Synopses & Reviews
Perhaps no other of his novels better reveals Giono's perfect balance between lyricism and narrative, description and characterization, the epic and the particular, than The Horseman on the Roof
. This novel, which Giono began writing in 1934 and which was published in 1951, expanded and solidified his reputation as one of Europe's most important writers.
This is a novel of adventure, a roman courtois, that tells the story of Angelo, a nobleman who has been forced to leave Italy because of a duel, and is returning to his homeland by way of Provence. But that region is in the grip of a cholera epidemic, travelers are being imprisoned behind barricades, and exposure to the disease is almost certain.
Angelo's escapades, adventures, and heroic self-sacrifice in this hot, hallucinatory landscape, among corpses, criminals and rioting townspeople, share this epic tale.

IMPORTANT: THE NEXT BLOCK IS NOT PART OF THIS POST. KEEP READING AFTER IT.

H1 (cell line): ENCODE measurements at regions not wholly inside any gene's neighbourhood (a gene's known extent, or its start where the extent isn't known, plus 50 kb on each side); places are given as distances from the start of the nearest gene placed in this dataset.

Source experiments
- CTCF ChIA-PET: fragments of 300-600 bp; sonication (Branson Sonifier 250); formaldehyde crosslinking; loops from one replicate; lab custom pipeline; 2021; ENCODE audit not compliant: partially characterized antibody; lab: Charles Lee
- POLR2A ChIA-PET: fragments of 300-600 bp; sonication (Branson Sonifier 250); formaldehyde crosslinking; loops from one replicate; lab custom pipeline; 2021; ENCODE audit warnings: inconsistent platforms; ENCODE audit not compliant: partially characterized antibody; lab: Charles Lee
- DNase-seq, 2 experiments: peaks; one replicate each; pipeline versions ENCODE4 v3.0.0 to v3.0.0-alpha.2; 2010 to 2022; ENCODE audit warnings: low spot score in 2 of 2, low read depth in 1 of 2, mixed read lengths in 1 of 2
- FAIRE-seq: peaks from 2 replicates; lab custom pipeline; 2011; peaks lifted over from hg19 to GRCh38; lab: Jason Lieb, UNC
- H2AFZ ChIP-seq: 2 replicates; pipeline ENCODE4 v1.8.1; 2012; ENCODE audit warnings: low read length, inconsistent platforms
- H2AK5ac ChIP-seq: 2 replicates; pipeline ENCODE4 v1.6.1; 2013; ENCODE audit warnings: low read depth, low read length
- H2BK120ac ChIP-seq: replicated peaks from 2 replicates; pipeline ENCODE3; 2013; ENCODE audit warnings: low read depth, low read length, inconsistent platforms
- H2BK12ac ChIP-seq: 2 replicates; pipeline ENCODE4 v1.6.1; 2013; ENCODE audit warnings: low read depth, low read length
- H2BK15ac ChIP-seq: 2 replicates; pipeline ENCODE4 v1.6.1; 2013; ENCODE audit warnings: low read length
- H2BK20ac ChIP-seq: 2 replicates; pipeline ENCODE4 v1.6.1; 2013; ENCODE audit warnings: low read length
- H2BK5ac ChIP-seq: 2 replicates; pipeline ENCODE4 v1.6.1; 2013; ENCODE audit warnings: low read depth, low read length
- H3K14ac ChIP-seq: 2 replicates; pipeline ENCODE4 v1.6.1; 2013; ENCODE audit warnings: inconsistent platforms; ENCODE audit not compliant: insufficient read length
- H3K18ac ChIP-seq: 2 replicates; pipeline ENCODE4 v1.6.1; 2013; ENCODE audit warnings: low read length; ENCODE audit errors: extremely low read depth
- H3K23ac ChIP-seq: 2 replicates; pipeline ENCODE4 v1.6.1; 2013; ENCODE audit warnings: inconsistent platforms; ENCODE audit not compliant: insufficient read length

"One of the greatest writers of our generations."--Andre Malraux
"In Giono's work what every sensitive, full-blooded individual ought to be able to recognize at one is "the song of the world."--Henry Miller
"Jean Giono is one of the giants of modern French letters. He is the poet of the French countryside and of the French peasant, of man and nature, and the relation of man to nature. His books stand apart; there is nothing else in all French literature quite like them."--The Living Age
"Giono has stridden forward with a giant's step. He reveals himself as one of the most important novelists in Europe today."--The Times Literary Supplement
About the Author
was born in Manosque, a small Provencal town in southeastern France. He wrote more than fifty novels, poetry collections, and plays, and in addition translated the works of Smollett and Melville into French. He died in 1970.